Tag:Flip Saunders
Posted on: August 26, 2010 10:31 am
Edited on: August 26, 2010 11:13 am

Pop Quiz: Who's the worst?

Posted by Matt Moore

Fall is here, hear the yell, back to school, ring the bell ... The NBA season is right around the corner, and NBA training camp starts in just a few short weeks. To get you ready for the NBA season, we've put together 25 pop quizzes. Pencils ready? We continue our Pop Quizzes with this question...

Who will be the worst team in the NBA this season?

It's a depressing question, isn't it? Who's going to fail more than any other? Someone has to win the fewest number of games this year. So who's on the list?

The Returning Champ: The New Jersey Nets

You can't just let the reigning "champs" off the list without giving them a chance to repeat! The Nets were the worst team in the league last year, only able to avoid the worst mark of all time due to a late surge. It was a startling development, one that baffled a lot of NBA heads, because the team really did have talent. But for whatever reason (injury, chemistry, coaching, pure terrible luck), it never came together and the team plummeted into the depths. So are they doomed to repeat history?

The Nets struck out in free agency for the top names but still brought in good players. Anthony Morrow, Jordan Farmar, Travis Outlaw, and Troy Murphy will all be suiting up for the Nets alongside Devin Harris, Terrence Williams, and Brook Lopez. With the development of the younger players, the addition of a few talented veterans, and a more demanding coach in Avery Johnson, the Nets may not be in position to push for the playoffs, but they are unlikely to repeat as the worst team in the NBA.

The New Kids: The Toronto Raptors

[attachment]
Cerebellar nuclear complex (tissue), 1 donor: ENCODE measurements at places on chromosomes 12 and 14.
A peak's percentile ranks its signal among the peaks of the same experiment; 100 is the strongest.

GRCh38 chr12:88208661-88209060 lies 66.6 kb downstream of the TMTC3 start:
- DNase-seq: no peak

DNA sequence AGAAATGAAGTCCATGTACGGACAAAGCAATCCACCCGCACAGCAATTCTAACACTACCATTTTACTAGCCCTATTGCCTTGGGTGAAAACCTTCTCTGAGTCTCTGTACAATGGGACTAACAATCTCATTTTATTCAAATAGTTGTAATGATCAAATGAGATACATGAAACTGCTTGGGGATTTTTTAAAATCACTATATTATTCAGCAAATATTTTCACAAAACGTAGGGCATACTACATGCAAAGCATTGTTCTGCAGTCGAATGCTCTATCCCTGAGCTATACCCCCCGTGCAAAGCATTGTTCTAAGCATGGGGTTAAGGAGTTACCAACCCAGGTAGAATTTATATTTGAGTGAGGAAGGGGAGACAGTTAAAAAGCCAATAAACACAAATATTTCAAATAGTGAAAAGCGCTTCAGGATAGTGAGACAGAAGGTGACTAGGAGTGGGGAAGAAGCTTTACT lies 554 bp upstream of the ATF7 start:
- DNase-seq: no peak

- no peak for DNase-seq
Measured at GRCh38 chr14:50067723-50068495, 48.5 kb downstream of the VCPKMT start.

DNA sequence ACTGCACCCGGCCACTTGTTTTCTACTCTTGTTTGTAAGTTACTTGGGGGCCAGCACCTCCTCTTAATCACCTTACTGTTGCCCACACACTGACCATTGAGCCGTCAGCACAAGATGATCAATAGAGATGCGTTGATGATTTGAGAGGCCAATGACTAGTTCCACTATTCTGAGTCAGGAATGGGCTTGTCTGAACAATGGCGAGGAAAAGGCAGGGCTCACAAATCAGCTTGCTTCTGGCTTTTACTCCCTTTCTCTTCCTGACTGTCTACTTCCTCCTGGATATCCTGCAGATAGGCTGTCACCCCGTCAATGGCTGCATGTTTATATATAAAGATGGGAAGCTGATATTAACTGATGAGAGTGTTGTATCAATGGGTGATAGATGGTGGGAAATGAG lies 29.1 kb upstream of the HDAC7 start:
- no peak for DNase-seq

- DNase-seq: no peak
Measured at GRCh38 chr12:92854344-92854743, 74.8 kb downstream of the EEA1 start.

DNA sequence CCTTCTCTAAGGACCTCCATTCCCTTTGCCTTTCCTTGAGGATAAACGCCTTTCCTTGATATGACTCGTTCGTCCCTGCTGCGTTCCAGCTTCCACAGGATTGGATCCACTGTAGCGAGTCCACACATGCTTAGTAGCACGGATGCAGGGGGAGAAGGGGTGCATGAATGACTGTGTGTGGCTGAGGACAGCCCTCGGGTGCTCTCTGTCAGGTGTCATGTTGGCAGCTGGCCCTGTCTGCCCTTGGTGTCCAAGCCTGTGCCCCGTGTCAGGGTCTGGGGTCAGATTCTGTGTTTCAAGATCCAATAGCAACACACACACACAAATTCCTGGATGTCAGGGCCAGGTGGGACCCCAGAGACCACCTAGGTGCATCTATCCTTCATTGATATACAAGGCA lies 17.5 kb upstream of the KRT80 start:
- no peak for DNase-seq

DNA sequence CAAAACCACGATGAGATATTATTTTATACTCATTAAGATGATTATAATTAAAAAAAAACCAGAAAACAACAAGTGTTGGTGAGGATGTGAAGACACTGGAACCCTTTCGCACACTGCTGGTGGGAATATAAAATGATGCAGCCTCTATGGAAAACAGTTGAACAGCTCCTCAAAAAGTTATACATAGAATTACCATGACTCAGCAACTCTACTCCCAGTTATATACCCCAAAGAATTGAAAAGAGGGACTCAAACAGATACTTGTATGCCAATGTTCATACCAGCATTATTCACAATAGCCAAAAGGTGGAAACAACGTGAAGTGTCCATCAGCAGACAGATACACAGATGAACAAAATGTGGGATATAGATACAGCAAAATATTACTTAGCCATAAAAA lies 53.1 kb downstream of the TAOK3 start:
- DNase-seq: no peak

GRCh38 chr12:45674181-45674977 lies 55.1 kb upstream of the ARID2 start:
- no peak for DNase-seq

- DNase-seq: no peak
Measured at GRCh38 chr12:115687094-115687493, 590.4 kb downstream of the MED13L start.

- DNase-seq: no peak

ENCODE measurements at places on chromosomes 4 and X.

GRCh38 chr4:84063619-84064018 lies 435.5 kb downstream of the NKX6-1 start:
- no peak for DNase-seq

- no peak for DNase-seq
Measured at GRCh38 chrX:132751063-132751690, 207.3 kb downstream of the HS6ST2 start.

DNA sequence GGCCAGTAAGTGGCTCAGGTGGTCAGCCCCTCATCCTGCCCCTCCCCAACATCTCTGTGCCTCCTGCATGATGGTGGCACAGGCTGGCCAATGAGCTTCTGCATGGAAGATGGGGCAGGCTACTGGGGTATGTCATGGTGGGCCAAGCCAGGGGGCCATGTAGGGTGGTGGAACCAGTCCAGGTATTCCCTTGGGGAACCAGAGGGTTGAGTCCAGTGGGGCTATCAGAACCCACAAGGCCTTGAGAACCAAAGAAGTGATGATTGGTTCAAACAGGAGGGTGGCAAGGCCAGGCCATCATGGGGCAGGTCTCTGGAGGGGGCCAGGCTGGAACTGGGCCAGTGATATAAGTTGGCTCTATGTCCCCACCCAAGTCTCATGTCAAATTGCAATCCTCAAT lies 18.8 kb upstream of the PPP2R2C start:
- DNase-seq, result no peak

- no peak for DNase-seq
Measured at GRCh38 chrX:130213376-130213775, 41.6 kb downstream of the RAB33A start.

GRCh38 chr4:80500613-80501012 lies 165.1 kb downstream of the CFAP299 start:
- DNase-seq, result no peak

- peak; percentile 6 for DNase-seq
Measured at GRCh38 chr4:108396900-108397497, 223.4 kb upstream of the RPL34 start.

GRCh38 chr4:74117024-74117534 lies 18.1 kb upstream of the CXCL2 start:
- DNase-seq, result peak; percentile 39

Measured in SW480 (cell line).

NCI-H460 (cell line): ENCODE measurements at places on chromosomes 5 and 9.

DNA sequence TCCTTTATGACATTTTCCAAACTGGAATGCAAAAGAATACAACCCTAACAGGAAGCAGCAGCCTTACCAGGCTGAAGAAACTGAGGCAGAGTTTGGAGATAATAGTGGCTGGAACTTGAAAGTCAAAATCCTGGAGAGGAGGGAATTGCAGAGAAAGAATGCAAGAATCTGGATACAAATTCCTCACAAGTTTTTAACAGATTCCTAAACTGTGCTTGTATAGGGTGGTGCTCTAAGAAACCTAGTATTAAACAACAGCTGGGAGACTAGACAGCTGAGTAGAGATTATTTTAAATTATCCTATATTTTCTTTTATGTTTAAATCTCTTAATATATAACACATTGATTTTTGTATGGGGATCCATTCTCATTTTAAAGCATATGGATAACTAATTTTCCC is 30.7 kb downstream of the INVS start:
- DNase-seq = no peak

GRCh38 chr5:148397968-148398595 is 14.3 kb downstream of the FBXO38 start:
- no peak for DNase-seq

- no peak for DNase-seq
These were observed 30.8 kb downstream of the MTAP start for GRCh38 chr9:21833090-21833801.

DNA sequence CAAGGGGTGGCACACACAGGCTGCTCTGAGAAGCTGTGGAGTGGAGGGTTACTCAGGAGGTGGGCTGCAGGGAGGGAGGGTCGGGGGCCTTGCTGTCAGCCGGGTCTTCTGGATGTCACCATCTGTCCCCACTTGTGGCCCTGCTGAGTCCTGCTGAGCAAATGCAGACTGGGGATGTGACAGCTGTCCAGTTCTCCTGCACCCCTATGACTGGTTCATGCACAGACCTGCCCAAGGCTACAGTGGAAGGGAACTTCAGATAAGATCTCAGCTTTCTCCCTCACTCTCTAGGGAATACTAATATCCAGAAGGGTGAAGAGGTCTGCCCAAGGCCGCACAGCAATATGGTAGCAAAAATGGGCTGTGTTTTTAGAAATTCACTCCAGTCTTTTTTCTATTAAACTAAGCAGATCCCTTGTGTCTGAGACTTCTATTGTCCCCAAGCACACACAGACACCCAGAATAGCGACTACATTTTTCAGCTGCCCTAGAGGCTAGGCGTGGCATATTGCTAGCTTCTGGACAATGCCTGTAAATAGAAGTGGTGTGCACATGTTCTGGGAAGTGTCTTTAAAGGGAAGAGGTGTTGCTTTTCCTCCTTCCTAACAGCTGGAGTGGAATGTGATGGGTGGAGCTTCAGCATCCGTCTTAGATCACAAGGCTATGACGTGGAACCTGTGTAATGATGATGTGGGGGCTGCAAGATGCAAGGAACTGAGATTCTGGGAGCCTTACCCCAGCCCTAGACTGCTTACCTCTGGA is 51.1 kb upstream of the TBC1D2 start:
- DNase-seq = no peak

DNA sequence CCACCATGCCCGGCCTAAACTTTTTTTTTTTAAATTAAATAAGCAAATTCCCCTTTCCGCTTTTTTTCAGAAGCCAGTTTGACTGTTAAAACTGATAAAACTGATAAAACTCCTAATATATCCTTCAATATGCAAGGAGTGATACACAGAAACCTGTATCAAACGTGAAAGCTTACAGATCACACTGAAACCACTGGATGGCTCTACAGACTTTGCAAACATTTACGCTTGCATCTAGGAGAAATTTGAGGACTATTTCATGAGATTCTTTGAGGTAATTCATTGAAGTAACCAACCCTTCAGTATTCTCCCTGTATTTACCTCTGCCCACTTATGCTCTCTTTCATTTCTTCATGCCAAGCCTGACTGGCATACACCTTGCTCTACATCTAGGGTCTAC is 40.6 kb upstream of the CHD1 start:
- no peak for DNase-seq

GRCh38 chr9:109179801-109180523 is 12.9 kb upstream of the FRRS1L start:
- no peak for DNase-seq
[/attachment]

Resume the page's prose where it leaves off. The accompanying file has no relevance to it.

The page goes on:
Our first victim of the free-agency summer of doom. After losing Chris Bosh to the triad, GM Brian Colangelo went on a firesale. He ditched Hedo Turkoglu for Leandro Barbosa and sent Marco Belinelli for Julian Wright. He did spend some money, though, giving Amir Johnson a hefty new deal and bringing Linas Kleiza back from overseas. The Raptors lost a huge chunk of salary, and weren't that great to begin with. They are teetering on the abyss. Will they fall off?

Bear in mind that we're talking the worst here. Not bad, but the worst. And the Raptors could assuredly reach that mark if everything were to go wrong. But there are bright spots. Andrea Bargnani, for all his rebound-void, yogurty, forceless  weaknesses, can still hit from anywhere on the floor, and might actually get to play where he's best (high-post and mid-range) with Bosh gone instead of trying to impersonate a traditional center. DeMar DeRozan has the athleticism and range to be able to become a leader. Sonny Weems continues to impress, Amir Johnson will forever be lauded as the next great (whistle) defensive player (whistle) if only he could (whistle) stop fouling (whistle). If the Raptors drop off a cliff, it'll be because the chemistry wasn't fit to hold, or because the real problem in Toronto hasn't been Colangelo's roster, but Triano's coaching.

The Dark Horse: The Washington Wizards

How could any team with John Wall be the worst team in the league? When you have as fragile a chemistry set as this team does. That's how. The Wizards are a long shot to burrow into the trash heap the furthest, but with Gilbert Arenas anything but a sure thing, there's just no telling how this is going to work out. We thought the biggest concern with Arenas last year was if he could stay healthy a full season. We didn't even get to answer that. Andray Blatche is the third best player on the team, and that could go any number of ways. He could be a consistent scorer, working in tandem with Wall, and showcasing the scoring ability he showed last season. Or he could become a space cadet again. JaVale McGee showed great things in Summer League, but he's yet to prove he can be someone to be relied on as the primary big.

Wall is likely to be good enough to drag this team out of the very basement, and if everything were to go right (and I mean everything), the Wizards could find themselves in contention for the playoffs. But if another chemistry blow-up happens and Flip Saunders is unable to contain the damage and get through, the Wizards could be a two-year disaster.

The Favorite: The Minnesota Timberwolves

Okay, let's try the opposite. Let's try and figure out how the Wolves could avoid being the worst team in the league. Option No. 1, another team has a rash of injuries that makes Houston seem like Phoenix. Okay, barring that, Option No.2, we need the following to occur:

A. Luke Ridnour picks up where he left off in Milwaukee, being a solid game manager and reliable shooter.